Books

January


 

The book we will read this month is ‘Virtual Competition: The Promise and Perils of the Algorithm-Driven Economy’ by Ariel Ezrachi and Maurice E. Stucke. Shoppers with Internet access and a bargain-hunting impulse can find a universe of products at their fingertips. In this thought-provoking exposé, Ariel Ezrachi and Maurice Stucke invite us to take a harder look at today’s app-assisted paradise of digital shopping.

Timing & Reading


 

13.00-14.00 - Preface & Part I

13.00-14.00 - Part II & Part III

13.00-14.00 - Part IV & Part V and Final                              Reflections

February


 

The book we will read this month is The Rise of Big Data Policing: Surveillance, Race and the Future of Law Enforcement by Andrew Guthrie Ferguson. The consequences of big data and algorithm-driven policing and its impact on law enforcement In a high-tech command center in downtown Los Angeles, a digital map lights up with 911 calls, television monitors track breaking news stories, surveillance cameras sweep the streets, and rows of networked computers link analysts and police officers to a wealth of law enforcement intelligence. 

Timing & Reading



13.00-14.00 - Introduction, Chapter I & II

13.00-14.00 - Chapter III, IV & V

13.00-14.00 - Chapter VI, VII & VIII

13.00-14.00 - Chapter IX & X and Conclusion

March


 

The book we will read this month is The Life & Death of Great American Cities by Jane Jacobs. A direct and fundamentally optimistic indictment of the short-sightedness and intellectual arrogance that has characterized much of urban planning in this century, The Death and Life of Great American Cities has, since its first publication in 1961, become the standard against which all endeavors in that field are measured. In prose of outstanding immediacy, Jane Jacobs writes about what makes streets safe or unsafe.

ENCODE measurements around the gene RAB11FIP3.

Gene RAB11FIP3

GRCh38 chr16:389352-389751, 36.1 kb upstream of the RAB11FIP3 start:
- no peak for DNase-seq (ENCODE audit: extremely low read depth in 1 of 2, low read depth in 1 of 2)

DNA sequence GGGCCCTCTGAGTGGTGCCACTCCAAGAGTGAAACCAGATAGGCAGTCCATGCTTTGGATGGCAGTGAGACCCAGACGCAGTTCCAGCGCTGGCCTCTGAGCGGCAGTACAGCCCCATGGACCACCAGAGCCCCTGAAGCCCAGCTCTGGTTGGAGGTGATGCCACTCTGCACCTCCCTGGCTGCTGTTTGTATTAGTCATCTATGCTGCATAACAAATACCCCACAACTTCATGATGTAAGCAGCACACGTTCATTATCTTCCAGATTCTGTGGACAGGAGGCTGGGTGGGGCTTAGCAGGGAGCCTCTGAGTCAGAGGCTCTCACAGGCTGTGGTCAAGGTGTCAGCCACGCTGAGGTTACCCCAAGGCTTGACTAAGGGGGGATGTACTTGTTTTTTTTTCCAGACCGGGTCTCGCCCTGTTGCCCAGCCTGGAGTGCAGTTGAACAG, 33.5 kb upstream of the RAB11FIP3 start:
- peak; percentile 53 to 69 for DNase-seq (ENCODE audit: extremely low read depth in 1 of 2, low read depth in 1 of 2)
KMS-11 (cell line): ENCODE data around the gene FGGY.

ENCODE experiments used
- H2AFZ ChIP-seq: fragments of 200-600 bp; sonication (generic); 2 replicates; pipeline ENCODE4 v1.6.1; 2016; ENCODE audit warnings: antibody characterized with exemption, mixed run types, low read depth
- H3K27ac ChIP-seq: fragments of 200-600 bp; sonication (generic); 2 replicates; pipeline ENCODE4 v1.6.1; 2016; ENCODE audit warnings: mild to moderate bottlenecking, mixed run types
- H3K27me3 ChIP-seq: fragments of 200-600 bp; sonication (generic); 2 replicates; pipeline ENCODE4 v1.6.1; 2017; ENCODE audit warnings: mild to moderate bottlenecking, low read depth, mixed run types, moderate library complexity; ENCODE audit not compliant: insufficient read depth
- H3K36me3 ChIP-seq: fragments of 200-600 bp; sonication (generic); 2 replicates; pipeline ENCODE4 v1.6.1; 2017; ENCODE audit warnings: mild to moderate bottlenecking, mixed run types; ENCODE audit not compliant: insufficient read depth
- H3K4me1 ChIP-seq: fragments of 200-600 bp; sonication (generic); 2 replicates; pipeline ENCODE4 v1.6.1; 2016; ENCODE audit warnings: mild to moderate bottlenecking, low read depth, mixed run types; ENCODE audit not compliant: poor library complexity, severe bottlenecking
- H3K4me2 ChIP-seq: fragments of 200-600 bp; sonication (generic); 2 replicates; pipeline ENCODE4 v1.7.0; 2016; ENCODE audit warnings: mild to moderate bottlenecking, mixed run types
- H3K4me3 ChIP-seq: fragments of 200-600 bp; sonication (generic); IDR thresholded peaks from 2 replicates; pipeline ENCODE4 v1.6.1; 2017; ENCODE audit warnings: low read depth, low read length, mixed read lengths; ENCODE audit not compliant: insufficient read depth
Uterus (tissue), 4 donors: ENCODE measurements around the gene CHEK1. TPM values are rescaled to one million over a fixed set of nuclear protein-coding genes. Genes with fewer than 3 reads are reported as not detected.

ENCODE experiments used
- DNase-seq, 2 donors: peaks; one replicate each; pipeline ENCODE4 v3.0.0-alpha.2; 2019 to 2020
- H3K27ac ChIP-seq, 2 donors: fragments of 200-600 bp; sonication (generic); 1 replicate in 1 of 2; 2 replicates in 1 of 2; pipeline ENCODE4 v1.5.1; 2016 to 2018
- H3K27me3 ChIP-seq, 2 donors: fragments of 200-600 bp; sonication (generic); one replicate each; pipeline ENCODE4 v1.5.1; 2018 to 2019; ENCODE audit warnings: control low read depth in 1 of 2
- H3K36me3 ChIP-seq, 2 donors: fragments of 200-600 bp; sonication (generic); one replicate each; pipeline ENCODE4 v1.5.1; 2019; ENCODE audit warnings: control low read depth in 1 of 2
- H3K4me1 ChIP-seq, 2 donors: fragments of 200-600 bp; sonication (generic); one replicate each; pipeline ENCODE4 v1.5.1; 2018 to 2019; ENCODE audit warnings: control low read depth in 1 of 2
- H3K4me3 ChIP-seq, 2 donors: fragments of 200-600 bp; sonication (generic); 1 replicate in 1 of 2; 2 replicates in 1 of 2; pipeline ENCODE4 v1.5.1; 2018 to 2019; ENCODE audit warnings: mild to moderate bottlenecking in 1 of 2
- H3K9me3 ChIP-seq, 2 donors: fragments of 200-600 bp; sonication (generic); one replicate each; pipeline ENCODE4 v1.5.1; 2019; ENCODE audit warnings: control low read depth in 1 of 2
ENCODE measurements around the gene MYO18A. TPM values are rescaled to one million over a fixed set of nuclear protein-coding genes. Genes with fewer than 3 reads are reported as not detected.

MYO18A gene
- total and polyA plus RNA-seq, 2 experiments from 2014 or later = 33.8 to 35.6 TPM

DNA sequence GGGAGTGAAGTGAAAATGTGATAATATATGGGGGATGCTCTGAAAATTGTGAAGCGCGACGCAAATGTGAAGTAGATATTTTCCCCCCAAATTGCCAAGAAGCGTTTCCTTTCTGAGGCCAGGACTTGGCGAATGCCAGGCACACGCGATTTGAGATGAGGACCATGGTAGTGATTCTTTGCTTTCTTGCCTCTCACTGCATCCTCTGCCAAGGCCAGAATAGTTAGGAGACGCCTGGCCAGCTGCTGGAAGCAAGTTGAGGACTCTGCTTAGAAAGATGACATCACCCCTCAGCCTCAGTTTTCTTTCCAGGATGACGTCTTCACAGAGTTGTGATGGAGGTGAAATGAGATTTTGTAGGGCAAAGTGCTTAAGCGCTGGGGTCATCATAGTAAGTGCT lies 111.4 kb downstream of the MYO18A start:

April


 

The book we will read this month is The Patent Crisis D.L. Burk and M.A. Lemley. Patent law is crucial to encourage technological innovation. But as the patent system currently stands, diverse industries from pharmaceuticals to software to semiconductors are all governed by the same rules even though they innovate very differently. The result is a crisis in the patent system, where patents calibrated to the needs of prescription drugs wreak havoc on information technologies and vice versa. 

Timing & Reading


 

13.00-14.00 - Introduction & Part I

13.00-14.00 - Part II 

13.00-14.00 - Part III

13.00-14.00 - Part IV

Timing & Reading



13.00-14.00 - Preface & Part I

13.00-14.00 - Part II

13.00-14.00 - Part III & Conclusion

May


 

No Book Program

 

 

June


 

The book to be read and discussed this month is 'Life Exposed: Biological Citizens after Chernobyl’ by Adriana Petryna

Dates and Locations


 

11th of June 2019 - TILT tables

18th of June 2019 - TILT tables

25th of June 2019 - TILT tables

Timing & Reading


 

13.00-14.00 - Chapter 1 to Chapter 3 (pp. 1-81)

13.00-14.00 - Chapter 4 and Chapter 5 (pp. 82-148)

13.00-14.00 - Chapter 6 to Chapter 8 (pp. 149-220)

 

 

 

July




No program

August




No program

September


No Book Program



October

 

No Book Program

 

 

Timing & Reading



13.00-14.00 - Chapter I & II

13.00-14.00 - Chapter III, IV & V

13.00-14.00 - Chapter V, VI & VII

13.00-14.00 - Chapter VIII & IX

November

 

The book we will read this month is Hacking the Electorate by Eitan Hersh. Hacking the Electorate is the most comprehensive study to date about the consequences of campaigns using microtargeting databases to mobilize voters in elections. Eitan Hersh follows the trail from data to strategy to outcomes. Hersh argues that most of what campaigns know about voters comes from a core set of public records. States vary in the kinds of records they collect from voters - and these variations in data across the country mean that campaigns perceive voters differently in different areas. 

December

 

The book we will read this month is Solving the Internet Jurisdiction Puzzle by Dan Swantesson. Internet jurisdiction has emerged as one of the greatest and most urgent challenges online; affecting areas as diverse as e-commerce, data privacy, law enforcement, content take-downs, cloud computing, e-health, cyber security, intellectual property, freedom of speech, and cyberwar. In this innovative book, Professor Svantesson presents a vision for a new approach to Internet jurisdiction based on an extensive period of research dedicated to the topic.

 

Timing & Reading


 

13.00-14.00 - Chapter I, II, III & IV

13.00-14.00 - Chapter V, VI, VII & VIII

13.00-14.00 - Chapter IX, X, XI, XII & XIII

 

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